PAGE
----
More than 80% of hypertension cases now found in poorer countries

More than half a billion people worldwide live with undetected, untreated hypertension, even as the disease burden shifts from rich nations to poor countries with limited resources to detect and manage the condition.

In what researchers describe as a "massive public health failure", nearly half of the 1.28 billion people affected by hypertension don't know they have the condition—which is one of the leading causes of death worldwide, according to the World Health Organization (WHO).

Hypertension, also known as high blood pressure, is a major risk factor for heart, brain and kidney diseases among others, with more than 80 per cent of cases now found in low- and middle-income countries, according to the analysis by Imperial College London and the WHO published in The Lancet.

It can be easily detected by measuring blood pressure at home or in a health facility, and treated effectively with low-cost medication. Yet more than half of people with hypertension (720 million) are not receiving treatment, the study said.

Lead author of the study Majid Ezzati, professor of global environmental health at Imperial College London, says failures to detect the condition are a result of a wide-ranging gaps in health systems and services.

"Health system factors include lack of universal health insurance and lack of facilities or personnel, which both limit access to care," Ezzati told SciDev.Net.

"Lack of guidelines and even, at times, measurement equipment, and lack of medicines or their cost exacerbates the situation further." To address these factors, Ezzati says, requires financial resources from national governments or overseas aid.

There is need for policy towards universal health coverage with emphasis on chronic diseases. Clinical practice can be changed with guidelines and incentives for health workers."

Majid Ezzati, professor of global environmental health, Imperial College London

The study, which covers the period 1990 to 2019, analyzed blood pressure and treatment data from over 100 million people aged 30-79 years in 184 countries.

It found that although the percentage of people with hypertension changed little since 1990, the number of people with the condition increased from 650 million to 1.28 billion.

In 2019, more than one billion people with hypertension—representing 82 per cent of all people with hypertension worldwide—lived in low-and middle-income countries, the study found.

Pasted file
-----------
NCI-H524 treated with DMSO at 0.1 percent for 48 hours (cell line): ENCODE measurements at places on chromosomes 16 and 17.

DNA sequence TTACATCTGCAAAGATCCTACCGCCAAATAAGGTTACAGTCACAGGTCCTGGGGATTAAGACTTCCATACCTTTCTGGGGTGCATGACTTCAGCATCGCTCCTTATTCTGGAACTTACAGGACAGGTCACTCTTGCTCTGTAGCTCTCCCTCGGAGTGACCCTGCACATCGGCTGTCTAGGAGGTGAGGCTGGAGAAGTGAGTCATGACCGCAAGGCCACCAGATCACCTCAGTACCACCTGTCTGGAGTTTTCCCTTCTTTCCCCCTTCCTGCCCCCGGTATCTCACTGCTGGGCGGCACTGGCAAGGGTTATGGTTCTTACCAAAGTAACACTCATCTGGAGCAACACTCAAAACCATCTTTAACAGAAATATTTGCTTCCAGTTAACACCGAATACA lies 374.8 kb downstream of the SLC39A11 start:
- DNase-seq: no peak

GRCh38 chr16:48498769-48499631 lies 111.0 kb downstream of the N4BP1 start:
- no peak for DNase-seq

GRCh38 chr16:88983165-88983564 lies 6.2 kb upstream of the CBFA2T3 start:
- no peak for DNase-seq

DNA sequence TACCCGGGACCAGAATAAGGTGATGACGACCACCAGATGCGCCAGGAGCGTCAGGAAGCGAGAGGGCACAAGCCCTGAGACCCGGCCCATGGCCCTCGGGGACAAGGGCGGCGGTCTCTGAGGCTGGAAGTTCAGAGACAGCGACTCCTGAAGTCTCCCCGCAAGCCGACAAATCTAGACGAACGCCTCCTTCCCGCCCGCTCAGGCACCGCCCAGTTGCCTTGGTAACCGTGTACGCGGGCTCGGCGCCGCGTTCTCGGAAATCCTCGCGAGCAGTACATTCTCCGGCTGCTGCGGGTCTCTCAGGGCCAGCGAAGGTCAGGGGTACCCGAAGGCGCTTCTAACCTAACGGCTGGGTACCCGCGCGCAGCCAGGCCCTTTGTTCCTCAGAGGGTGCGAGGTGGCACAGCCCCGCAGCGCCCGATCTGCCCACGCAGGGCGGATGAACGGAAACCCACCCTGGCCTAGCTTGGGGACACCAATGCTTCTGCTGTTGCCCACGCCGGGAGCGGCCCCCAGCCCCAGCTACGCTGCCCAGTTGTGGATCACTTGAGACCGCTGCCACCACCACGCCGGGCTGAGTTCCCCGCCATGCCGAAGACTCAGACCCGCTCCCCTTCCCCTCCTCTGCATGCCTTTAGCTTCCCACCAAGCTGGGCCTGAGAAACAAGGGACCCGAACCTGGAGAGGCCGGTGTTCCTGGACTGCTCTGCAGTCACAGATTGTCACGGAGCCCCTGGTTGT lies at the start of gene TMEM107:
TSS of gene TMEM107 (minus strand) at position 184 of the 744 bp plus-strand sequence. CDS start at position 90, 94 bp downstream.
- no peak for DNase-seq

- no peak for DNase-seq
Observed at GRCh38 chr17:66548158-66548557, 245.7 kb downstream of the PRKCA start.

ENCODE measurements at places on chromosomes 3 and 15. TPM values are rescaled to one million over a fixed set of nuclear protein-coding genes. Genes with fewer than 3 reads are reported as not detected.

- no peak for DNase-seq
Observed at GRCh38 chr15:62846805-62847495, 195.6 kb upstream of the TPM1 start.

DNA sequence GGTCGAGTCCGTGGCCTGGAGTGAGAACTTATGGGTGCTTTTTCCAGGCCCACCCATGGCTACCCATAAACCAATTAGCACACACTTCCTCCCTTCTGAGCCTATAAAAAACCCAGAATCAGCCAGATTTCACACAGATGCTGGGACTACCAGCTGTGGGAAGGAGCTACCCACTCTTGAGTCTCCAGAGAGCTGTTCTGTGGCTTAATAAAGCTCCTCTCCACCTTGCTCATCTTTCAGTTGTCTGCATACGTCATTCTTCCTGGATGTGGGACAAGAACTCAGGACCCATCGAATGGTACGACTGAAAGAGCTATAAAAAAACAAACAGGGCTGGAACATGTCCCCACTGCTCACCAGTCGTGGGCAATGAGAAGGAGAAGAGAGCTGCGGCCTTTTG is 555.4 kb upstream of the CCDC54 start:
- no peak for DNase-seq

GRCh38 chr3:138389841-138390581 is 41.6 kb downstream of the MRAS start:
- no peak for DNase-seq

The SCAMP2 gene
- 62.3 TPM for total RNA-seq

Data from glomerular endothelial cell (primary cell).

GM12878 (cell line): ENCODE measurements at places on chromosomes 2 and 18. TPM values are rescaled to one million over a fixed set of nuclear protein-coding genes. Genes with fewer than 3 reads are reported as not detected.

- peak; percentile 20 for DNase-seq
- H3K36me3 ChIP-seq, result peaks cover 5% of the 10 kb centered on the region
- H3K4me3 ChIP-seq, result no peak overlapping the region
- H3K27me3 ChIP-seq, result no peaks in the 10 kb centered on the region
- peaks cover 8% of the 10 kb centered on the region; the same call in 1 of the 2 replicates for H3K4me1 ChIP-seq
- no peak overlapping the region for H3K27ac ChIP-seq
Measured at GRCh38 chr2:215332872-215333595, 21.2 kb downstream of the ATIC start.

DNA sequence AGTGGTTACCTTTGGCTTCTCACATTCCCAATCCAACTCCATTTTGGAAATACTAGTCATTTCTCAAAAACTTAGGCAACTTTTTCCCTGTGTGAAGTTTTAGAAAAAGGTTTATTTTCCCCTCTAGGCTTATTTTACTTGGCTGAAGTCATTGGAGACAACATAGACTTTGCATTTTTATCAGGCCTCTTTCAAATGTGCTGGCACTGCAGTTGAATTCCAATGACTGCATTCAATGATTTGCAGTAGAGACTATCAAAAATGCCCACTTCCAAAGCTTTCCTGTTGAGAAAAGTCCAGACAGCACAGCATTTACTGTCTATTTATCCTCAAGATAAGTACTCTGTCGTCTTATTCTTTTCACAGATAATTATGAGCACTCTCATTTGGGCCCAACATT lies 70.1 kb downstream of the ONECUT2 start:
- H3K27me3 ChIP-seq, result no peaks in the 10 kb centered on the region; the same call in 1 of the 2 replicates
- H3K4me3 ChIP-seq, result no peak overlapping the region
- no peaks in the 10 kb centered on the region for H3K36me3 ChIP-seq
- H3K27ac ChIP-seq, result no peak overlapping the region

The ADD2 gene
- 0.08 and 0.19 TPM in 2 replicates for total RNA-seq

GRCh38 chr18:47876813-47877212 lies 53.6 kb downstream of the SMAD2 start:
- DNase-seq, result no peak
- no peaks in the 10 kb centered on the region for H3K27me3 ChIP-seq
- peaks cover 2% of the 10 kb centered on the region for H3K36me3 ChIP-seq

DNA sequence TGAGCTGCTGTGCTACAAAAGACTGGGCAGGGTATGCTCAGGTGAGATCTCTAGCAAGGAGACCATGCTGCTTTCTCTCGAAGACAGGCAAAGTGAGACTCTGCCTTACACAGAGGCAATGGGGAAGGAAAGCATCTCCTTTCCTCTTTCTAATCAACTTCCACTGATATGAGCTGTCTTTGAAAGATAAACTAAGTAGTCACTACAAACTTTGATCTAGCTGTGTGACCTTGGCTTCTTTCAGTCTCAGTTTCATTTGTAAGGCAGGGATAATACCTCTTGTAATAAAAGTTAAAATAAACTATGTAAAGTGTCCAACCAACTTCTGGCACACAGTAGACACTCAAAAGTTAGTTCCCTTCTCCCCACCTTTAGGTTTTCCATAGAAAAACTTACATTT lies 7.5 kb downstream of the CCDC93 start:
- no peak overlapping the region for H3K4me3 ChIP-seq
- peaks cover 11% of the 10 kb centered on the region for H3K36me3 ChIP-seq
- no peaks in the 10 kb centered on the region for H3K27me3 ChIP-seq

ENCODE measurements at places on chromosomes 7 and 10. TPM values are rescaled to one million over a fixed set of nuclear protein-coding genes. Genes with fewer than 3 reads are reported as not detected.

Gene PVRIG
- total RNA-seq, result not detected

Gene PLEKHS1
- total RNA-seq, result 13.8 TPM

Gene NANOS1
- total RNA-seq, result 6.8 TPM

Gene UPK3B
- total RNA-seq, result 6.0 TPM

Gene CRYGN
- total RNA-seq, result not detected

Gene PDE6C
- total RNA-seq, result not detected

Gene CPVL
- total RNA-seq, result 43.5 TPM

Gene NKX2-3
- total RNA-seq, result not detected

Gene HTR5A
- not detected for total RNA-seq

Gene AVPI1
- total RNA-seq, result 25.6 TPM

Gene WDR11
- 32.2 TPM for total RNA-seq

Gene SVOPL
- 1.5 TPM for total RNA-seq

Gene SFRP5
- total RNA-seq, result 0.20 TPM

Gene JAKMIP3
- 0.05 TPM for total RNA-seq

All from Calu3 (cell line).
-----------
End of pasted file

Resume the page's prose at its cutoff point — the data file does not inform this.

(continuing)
Due to gaps in diagnosis and treatment, about 580 million people with hypertension were unaware of their condition because they had not been diagnosed.

Residents of Canada, Iceland and South Korea, where hypertension rates have fallen significantly, and where diagnostic and treatment rates are as high as 70 per cent, were most likely to receive treatment for hypertension.

Those living in Sub-Saharan Africa, Central, South and South-East Asia and Pacific Island nations were least likely to receive medication—with treatment rates of between 20 and 25 per cent for men and women respectively.

Joachim Osur, technical director for Amref Health Africa and vice chancellor at Amref International University in Nairobi, is not surprised by the figures.

"Hypertension has always been there, only that the risk factors, especially, in the low- to middle-income countries have changed significantly, driving up the numbers," said Osur.

He says sedentary lifestyles and diet changes, with people eating more processed foods, have led to conditions such as obesity, predisposing people to hypertension.

"The tragedy with hypertension is that it causes no pain and, when it does, then it's probably too late because maybe it will have caused damage to your heart, kidney or brain," he added.

He believes the problem is compounded by the fact that most people in the worst affected countries don't go for routine medical check-ups.

Taskeen Khan, a specialist in cardiovascular diseases at the WHO, says there is a false perception that hypertension and communicable diseases mainly affect the wealthy.

"In fact, most of the consequences of high blood pressure, such as heart attack and strokes, are happening in low-and middle-income countries," Khan told SciDev.Net.

The only difference, he says, is that some high-income countries fare better in their response to hypertension because they are able to enforce policies that promote health eating and physical activity.

These countries, he added, also have health systems that provide treatment for hypertension and in several cases universal health cover.

"Probably the most encouraging finding from this study was that there are middle-income countries which have been successful in managing hypertension in recent years," Khan says.

"This shows that progress in this area is not only a function of a country's income level."

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